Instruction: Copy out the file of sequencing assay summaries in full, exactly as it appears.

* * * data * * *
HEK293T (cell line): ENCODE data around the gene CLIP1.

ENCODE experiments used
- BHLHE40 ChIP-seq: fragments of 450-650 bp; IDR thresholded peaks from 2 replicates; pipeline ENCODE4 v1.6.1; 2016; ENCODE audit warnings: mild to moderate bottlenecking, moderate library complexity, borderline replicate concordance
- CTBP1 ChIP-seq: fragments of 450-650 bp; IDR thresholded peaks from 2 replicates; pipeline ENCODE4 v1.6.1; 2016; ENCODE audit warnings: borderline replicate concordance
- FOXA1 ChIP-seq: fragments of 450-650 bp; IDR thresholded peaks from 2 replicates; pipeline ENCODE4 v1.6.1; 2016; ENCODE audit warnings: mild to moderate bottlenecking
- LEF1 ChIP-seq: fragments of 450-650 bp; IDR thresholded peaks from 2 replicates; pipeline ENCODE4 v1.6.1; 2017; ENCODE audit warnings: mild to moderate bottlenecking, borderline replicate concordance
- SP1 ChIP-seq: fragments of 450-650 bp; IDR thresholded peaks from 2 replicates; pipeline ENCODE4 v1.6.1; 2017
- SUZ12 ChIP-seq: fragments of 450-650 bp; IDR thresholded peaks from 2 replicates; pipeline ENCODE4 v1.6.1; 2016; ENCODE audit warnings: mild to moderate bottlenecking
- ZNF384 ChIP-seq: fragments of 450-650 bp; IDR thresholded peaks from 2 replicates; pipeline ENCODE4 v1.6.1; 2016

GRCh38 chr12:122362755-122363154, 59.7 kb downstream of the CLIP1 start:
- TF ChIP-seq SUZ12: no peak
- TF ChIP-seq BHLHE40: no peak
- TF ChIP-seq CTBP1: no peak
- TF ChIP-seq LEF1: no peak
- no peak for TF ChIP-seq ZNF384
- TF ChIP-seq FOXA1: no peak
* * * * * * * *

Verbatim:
HEK293T (cell line): ENCODE data around the gene CLIP1.

ENCODE experiments used
- BHLHE40 ChIP-seq: fragments of 450-650 bp; IDR thresholded peaks from 2 replicates; pipeline ENCODE4 v1.6.1; 2016; ENCODE audit warnings: mild to moderate bottlenecking, moderate library complexity, borderline replicate concordance
- CTBP1 ChIP-seq: fragments of 450-650 bp; IDR thresholded peaks from 2 replicates; pipeline ENCODE4 v1.6.1; 2016; ENCODE audit warnings: borderline replicate concordance
- FOXA1 ChIP-seq: fragments of 450-650 bp; IDR thresholded peaks from 2 replicates; pipeline ENCODE4 v1.6.1; 2016; ENCODE audit warnings: mild to moderate bottlenecking
- LEF1 ChIP-seq: fragments of 450-650 bp; IDR thresholded peaks from 2 replicates; pipeline ENCODE4 v1.6.1; 2017; ENCODE audit warnings: mild to moderate bottlenecking, borderline replicate concordance
- SP1 ChIP-seq: fragments of 450-650 bp; IDR thresholded peaks from 2 replicates; pipeline ENCODE4 v1.6.1; 2017
- SUZ12 ChIP-seq: fragments of 450-650 bp; IDR thresholded peaks from 2 replicates; pipeline ENCODE4 v1.6.1; 2016; ENCODE audit warnings: mild to moderate bottlenecking
- ZNF384 ChIP-seq: fragments of 450-650 bp; IDR thresholded peaks from 2 replicates; pipeline ENCODE4 v1.6.1; 2016

GRCh38 chr12:122362755-122363154, 59.7 kb downstream of the CLIP1 start:
- TF ChIP-seq SUZ12: no peak
- TF ChIP-seq BHLHE40: no peak
- TF ChIP-seq CTBP1: no peak
- TF ChIP-seq LEF1: no peak
- no peak for TF ChIP-seq ZNF384
- TF ChIP-seq FOXA1: no peak